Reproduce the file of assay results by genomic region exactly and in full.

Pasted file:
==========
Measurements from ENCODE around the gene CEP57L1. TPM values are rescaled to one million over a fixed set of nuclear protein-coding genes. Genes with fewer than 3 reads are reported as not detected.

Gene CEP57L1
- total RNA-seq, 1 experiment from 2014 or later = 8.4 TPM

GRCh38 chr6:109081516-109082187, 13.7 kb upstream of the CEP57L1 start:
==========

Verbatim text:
Measurements from ENCODE around the gene CEP57L1. TPM values are rescaled to one million over a fixed set of nuclear protein-coding genes. Genes with fewer than 3 reads are reported as not detected.

Gene CEP57L1
- total RNA-seq, 1 experiment from 2014 or later = 8.4 TPM

GRCh38 chr6:109081516-109082187, 13.7 kb upstream of the CEP57L1 start: